I won't finish the Kafka book "the Trial" - its pretty hard work. But I will offer a few points for as long as I am reading it. The lead character (K.) wakes up to find two police officers (apparently) in his bedroom and that he's under arrest. After about 45 minutes of infuriatingly circular and nonproductive talk with the juniors, and then the supervisor he was told that "presumably you'll wish to still go to your job at the bank" and that "while you're under arrest it was not meant to encumber you in any way, you should still live your life as normal".
[supervisor] “I never meant it should be anything else,” he replied. “It hardly seems to have been necessary to notify me of the arrest in that case,” said K., and went even closer. The others had also come closer. All of them had gathered together into a narrow space by the door. “That was my duty,” said the supervisor. “A silly duty,” said K., unyielding. “Maybe so,” replied the supervisor, “only don’t let’s waste our time talking on like this. I had assumed you’d be wanting to go to the bank. As you’re paying close attention to every word I’ll add this: I’m not forcing you to go to the bank, I’d just assumed you wanted to.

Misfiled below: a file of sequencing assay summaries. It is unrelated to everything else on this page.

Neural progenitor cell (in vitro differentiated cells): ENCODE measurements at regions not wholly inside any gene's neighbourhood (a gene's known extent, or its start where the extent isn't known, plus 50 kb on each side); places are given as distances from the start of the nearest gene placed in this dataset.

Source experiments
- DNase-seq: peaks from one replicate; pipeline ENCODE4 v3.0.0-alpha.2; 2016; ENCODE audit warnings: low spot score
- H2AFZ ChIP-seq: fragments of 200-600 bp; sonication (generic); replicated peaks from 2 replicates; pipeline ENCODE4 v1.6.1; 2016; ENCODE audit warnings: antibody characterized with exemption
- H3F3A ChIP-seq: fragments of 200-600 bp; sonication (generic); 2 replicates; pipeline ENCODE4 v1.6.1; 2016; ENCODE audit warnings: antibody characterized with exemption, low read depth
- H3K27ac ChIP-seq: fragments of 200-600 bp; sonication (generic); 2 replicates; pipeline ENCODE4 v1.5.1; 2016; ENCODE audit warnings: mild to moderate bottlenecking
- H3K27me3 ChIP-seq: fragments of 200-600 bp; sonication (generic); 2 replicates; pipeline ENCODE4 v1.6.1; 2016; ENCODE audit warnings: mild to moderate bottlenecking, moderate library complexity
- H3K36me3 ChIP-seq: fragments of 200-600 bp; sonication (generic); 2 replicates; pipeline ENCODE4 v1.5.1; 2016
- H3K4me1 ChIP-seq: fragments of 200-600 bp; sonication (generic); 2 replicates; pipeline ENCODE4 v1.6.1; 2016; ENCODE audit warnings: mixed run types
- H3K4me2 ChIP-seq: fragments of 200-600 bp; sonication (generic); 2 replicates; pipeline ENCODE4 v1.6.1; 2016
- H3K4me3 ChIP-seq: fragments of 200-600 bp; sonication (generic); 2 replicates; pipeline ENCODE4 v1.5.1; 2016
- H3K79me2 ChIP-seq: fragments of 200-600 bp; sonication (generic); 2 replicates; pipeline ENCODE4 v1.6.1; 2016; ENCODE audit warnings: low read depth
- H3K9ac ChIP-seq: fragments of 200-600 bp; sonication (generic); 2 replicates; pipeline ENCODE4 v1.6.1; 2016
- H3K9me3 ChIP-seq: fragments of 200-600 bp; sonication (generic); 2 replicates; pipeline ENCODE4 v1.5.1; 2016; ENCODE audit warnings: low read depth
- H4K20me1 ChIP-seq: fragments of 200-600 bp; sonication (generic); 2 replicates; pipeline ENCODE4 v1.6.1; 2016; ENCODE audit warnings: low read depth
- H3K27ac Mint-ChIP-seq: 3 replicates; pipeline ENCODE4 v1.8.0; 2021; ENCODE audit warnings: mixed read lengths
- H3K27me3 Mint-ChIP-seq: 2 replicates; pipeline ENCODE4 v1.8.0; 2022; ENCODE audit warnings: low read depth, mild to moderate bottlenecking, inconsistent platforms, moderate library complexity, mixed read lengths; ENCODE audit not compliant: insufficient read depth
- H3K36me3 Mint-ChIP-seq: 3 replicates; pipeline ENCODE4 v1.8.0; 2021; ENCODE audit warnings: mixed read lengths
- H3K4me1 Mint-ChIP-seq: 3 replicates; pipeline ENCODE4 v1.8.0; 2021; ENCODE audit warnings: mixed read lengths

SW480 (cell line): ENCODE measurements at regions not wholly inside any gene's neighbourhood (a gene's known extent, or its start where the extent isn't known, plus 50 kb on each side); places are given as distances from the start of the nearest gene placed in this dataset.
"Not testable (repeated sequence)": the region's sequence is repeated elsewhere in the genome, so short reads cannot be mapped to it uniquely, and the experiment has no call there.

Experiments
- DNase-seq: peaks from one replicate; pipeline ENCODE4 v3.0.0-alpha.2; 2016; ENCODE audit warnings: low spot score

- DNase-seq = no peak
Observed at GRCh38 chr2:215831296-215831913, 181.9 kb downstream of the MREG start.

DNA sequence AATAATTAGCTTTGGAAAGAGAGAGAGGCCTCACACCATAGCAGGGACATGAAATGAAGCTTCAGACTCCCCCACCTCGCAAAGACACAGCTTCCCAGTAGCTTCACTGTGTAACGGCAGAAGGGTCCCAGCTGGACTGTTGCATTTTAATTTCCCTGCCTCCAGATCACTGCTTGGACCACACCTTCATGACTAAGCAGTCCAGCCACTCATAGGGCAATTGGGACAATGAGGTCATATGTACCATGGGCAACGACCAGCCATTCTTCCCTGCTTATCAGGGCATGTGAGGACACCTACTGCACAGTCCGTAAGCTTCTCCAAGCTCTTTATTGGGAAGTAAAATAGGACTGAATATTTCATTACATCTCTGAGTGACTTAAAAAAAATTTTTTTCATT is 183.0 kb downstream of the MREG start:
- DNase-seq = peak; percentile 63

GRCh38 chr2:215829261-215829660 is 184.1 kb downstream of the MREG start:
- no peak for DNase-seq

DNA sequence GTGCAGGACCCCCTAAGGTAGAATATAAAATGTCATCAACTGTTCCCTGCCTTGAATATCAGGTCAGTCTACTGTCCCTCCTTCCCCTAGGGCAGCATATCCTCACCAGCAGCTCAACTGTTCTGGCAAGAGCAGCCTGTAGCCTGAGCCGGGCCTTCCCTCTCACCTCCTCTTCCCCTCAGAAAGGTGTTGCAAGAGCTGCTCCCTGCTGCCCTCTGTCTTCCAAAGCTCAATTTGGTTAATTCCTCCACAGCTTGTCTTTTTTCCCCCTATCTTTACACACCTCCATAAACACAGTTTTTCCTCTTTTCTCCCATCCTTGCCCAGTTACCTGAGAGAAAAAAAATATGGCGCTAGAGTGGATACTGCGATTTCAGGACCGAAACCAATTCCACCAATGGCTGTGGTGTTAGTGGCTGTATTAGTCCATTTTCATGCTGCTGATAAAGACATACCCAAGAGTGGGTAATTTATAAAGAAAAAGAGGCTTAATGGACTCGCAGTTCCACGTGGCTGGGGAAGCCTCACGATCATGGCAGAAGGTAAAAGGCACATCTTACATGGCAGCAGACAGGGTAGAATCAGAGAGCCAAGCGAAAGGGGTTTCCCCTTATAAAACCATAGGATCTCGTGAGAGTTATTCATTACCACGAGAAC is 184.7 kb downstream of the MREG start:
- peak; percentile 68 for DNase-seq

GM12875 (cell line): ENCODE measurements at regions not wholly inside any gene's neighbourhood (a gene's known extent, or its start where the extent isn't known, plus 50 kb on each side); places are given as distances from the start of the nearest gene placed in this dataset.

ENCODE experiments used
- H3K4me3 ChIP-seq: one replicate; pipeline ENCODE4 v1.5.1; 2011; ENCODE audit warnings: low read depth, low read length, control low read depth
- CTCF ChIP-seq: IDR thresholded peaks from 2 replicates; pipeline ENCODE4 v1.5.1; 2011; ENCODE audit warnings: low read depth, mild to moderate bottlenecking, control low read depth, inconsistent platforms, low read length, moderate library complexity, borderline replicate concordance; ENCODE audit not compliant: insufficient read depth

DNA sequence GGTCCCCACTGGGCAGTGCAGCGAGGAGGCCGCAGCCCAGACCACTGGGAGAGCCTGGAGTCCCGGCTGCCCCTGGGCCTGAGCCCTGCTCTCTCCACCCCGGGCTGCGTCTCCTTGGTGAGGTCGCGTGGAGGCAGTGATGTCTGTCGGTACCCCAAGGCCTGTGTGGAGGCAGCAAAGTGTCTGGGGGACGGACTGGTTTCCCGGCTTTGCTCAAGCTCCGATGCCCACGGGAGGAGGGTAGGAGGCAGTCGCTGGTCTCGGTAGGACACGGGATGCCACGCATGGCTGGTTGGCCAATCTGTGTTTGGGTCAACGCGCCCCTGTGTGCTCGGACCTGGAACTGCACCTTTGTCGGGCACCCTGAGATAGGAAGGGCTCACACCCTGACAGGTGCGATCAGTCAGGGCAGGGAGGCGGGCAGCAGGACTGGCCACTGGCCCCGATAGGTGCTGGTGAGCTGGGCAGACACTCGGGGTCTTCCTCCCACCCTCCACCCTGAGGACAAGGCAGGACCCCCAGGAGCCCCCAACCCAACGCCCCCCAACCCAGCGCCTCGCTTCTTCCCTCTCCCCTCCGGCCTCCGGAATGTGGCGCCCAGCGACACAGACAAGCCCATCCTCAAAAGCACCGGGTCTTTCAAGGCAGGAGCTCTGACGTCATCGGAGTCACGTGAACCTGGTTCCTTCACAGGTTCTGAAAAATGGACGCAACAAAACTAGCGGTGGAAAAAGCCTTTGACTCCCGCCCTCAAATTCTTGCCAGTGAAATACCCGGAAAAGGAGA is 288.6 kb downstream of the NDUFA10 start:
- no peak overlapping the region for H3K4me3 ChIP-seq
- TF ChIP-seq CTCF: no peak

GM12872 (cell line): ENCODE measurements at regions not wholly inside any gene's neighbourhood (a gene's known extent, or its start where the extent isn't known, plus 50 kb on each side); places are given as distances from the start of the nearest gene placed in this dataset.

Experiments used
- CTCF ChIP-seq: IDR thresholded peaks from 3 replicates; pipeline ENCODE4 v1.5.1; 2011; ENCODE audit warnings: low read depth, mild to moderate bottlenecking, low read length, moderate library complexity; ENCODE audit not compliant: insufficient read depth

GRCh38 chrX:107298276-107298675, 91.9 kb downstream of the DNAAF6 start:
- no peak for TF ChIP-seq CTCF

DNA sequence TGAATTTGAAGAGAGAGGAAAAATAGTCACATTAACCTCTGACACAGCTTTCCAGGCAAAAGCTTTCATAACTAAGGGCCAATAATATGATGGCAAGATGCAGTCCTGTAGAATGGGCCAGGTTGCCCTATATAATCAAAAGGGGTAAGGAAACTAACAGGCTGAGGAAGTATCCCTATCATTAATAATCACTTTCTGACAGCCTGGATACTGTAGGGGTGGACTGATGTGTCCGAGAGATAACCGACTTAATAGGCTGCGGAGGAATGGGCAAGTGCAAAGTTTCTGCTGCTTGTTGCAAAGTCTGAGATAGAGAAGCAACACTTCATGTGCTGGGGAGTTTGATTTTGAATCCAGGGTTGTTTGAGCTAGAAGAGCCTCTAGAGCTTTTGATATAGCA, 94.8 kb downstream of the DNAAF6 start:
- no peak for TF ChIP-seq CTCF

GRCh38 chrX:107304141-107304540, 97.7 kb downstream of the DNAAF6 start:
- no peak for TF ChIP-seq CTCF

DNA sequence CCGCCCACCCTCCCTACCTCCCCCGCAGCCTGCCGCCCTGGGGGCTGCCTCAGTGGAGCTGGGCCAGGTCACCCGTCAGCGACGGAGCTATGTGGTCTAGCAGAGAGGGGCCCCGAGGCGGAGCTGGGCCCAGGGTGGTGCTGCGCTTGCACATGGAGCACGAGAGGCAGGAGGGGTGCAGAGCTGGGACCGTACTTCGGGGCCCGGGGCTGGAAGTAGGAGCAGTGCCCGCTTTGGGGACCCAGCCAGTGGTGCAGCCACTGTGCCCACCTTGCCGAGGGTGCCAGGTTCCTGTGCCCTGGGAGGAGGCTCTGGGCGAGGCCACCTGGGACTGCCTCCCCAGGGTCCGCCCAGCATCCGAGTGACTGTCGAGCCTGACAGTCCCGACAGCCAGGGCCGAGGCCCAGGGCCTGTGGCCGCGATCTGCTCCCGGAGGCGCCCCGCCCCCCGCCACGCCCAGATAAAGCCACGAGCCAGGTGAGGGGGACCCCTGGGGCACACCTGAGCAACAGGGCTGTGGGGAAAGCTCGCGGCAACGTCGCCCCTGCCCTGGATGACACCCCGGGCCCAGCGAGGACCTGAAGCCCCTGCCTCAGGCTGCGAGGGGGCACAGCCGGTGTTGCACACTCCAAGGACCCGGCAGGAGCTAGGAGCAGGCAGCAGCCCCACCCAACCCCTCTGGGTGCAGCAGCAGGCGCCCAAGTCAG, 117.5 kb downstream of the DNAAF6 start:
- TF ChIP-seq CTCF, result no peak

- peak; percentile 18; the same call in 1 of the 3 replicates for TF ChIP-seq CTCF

2. marked by a senseless, disorienting, often menacing complexity: Kafkaesque bureaucracies.
1945–50 Kafka + -esque
- Posted using BlogPress from my iPad